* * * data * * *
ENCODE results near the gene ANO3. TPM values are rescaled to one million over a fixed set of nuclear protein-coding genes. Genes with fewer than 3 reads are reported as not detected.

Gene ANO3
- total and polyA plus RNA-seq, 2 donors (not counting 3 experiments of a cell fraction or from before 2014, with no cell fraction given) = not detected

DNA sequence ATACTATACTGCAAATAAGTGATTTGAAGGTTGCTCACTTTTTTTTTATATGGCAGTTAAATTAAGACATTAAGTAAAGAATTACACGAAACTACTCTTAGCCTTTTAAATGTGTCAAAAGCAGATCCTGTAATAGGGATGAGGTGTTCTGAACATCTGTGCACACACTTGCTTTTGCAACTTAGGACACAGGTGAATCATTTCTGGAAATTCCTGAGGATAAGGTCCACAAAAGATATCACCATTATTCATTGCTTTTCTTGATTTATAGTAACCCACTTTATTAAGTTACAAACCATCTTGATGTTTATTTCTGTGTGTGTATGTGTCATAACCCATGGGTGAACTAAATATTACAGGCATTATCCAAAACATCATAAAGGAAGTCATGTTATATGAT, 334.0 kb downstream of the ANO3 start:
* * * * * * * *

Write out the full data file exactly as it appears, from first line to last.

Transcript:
ENCODE results near the gene ANO3. TPM values are rescaled to one million over a fixed set of nuclear protein-coding genes. Genes with fewer than 3 reads are reported as not detected.

Gene ANO3
- total and polyA plus RNA-seq, 2 donors (not counting 3 experiments of a cell fraction or from before 2014, with no cell fraction given) = not detected

DNA sequence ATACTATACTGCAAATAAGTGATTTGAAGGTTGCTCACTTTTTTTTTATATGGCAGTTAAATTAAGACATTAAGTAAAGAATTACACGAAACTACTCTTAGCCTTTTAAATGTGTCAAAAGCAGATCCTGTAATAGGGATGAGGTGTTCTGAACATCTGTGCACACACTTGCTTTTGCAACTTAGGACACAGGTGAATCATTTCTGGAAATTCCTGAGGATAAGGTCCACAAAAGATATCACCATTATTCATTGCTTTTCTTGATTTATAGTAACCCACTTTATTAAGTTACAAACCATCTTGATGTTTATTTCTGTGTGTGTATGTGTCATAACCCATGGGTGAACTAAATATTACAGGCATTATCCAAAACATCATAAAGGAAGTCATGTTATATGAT, 334.0 kb downstream of the ANO3 start: